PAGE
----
In the IMvigor 210 study, the investigational cancer immunotherapy Atezolizumab ( MPDL3280A; anti-PD-L1 ) shrank tumors ( objective response rate; ORR; the primary end point of this study ) in people with locally advanced or metastatic urothelial bladder cancer who had progressed on initial treatment ( second-line or later ).
High amounts of PD-L1 ( Programmed Death Ligand-1 ) expression by a person’s cancer correlated with increased response to the medicine.
Adverse events were consistent with what has been previously observed for Atezolizumab.
In 2014, the FDA ( Food and Drug Administration ) granted Breakthrough Therapy Designation for Atezolizumab in people whose metastatic bladder cancer expresses PD-L1.
This designation is designed to expedite the development and review of medicines intended to treat serious diseases.
IMvigor 210 is an open-label, multicenter, single-arm phase II study that evaluated the safety and efficacy of Atezolizumab in people with locally advanced or metastatic urothelial bladder cancer, regardless of PD-L1 expression.
People in the study were enrolled into one of two cohorts. Cohort 1 consisted of people who had received no prior therapies for locally advanced or metastatic urothelial bladder cancer, but who were ineligible for first-line Cisplatin-based therapy; results for this cohort are not yet mature. Cohort 2 included people whose disease progressed during or following previous treatment with a Platinum-based chemotherapy regimen ( second-line or later ).
People received a 1200-milligram intravenous dose of Atezolizumab on day one of 21-day cycles until progressive disease ( Cohort 1 ) or loss of clinical benefit ( Cohort 2 ).
The primary endpoint of the study was ORR. Secondary endpoints included duration of response, overall survival, progression-free survival and safety.
PD-L1 expression was assessed using an investigational immunohistochemistry test being developed by Roche Diagnostics.
In addition to the IMvigor 210, a phase III study, IMvigor 211, is ongoing. This trial compares Atezolizumab with standard-of-care chemotherapy in people who have relapsed urothelial bladder cancer.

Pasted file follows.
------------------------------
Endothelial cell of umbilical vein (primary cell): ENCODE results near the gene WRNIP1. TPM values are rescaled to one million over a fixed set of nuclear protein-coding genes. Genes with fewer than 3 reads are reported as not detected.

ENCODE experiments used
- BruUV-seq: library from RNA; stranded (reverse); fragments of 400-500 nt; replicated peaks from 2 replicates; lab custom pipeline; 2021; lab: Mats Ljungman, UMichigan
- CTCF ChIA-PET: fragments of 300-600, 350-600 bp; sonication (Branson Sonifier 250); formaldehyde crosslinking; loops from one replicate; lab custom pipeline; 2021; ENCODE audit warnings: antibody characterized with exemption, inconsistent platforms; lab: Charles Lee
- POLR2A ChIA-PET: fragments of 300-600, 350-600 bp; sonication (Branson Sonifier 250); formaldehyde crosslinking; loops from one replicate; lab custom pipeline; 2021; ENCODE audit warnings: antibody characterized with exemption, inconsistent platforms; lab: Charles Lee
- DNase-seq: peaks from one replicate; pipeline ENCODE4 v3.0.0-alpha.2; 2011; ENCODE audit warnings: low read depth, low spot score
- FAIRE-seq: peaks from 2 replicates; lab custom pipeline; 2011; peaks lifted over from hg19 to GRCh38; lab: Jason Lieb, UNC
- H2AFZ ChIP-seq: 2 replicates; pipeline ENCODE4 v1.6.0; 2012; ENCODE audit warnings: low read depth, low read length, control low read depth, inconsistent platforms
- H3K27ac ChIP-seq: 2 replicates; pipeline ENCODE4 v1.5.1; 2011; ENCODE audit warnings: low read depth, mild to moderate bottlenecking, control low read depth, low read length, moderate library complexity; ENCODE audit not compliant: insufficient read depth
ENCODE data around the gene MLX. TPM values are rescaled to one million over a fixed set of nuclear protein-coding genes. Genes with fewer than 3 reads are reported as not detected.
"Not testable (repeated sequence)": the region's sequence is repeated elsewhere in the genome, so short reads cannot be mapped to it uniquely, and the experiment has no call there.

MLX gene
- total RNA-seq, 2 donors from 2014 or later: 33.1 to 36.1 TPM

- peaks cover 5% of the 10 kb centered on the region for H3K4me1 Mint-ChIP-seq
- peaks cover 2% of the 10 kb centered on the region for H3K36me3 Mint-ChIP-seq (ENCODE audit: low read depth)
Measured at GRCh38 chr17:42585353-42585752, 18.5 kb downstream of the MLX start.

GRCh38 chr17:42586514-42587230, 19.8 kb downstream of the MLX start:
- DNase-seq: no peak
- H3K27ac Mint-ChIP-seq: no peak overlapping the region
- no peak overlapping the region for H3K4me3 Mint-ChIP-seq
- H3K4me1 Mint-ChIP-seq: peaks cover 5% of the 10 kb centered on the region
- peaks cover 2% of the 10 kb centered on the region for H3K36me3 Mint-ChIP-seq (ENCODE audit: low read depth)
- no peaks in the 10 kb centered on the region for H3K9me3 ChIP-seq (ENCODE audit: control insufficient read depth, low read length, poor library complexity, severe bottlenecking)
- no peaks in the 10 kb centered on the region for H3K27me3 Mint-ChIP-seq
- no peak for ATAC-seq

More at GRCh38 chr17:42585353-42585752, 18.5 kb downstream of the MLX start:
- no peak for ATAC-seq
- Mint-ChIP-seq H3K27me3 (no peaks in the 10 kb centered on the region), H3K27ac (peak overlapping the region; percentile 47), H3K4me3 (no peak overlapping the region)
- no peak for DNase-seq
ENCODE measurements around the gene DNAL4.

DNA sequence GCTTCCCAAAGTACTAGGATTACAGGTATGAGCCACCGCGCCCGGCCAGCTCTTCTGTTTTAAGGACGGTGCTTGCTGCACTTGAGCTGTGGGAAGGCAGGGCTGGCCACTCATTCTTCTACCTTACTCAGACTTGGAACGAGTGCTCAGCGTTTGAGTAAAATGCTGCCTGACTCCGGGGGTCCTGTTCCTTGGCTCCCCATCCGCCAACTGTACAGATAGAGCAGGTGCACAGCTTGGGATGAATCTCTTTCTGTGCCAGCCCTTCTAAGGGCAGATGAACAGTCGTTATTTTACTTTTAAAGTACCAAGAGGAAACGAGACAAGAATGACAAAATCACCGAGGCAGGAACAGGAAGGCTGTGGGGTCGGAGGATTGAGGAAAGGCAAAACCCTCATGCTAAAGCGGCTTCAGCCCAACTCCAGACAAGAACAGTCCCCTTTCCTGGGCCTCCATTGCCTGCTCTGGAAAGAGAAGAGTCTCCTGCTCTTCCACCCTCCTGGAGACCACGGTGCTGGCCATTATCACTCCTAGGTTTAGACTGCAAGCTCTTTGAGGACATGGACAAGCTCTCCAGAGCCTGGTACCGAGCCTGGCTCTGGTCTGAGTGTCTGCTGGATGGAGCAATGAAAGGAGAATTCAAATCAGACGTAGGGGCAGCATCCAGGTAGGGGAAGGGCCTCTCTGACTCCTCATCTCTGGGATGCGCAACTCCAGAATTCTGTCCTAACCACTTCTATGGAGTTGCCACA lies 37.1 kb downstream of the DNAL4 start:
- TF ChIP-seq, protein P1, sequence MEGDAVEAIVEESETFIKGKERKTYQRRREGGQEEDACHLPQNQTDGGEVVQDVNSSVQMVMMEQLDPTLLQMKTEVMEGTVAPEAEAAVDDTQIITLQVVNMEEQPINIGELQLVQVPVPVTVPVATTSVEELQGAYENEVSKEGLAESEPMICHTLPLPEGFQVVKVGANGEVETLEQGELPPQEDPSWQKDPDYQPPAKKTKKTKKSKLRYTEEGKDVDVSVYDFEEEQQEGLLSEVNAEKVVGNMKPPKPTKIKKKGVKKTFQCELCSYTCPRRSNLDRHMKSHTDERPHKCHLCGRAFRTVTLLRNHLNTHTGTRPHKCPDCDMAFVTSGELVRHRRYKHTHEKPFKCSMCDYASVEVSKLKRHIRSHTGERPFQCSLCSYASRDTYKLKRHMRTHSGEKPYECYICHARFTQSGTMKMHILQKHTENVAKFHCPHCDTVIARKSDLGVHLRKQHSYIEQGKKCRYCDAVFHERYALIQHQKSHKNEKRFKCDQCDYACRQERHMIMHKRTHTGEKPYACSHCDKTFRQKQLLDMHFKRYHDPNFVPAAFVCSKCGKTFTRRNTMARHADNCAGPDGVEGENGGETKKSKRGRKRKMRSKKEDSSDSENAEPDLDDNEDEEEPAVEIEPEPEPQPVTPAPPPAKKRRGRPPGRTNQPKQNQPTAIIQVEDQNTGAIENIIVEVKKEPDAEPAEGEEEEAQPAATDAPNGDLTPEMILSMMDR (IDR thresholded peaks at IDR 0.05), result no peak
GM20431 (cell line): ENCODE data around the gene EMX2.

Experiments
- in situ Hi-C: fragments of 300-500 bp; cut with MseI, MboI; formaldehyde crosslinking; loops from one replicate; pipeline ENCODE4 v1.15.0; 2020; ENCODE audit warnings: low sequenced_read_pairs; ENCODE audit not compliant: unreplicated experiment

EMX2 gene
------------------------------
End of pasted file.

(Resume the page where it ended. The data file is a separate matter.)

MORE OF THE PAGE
Atezolizumab is a monoclonal antibody designed to interfere with a protein called PD-L1. Atezolizumab is designed to target PD-L1 expressed on tumor cells and tumor-infiltrating immune cells, preventing it from binding to PD-1 and B7.1 on the surface of T cells. By inhibiting PD-L1, Atezolizumab may enable the activation of T cells.
All studies of Atezolizumab include the evaluation of an investigational IHC test that uses the antibody SP142 to measure PD-L1 expression on both tumor cells and infiltrating immune cells. The goal of PD-L1 as a biomarker is to identify those people most likely to benefit when treated with Atezolizumab alone, and to determine which people may benefit most from a combination of Atezolizumab and another medicine.
Metastatic urothelial bladder cancer is associated with a poor prognosis and limited treatment options. According to the American Cancer Society ( ACS ), it is estimated that more than 74,000 Americans will be diagnosed with bladder cancer in 2015, and approximately 15,000 of new diagnoses are made when bladder cancer is in advanced stages. There is a dramatic difference in survival rates between early and advanced bladder cancer.
The ACS estimates that approximately 15% of people with advanced bladder cancer ( stage IV ) will live for five years, compared to 88% when diagnosed during stage I.
Men are about three to four times more likely to get bladder cancer during their lifetime than women. ( Xagena )
Source: Genentech, 2015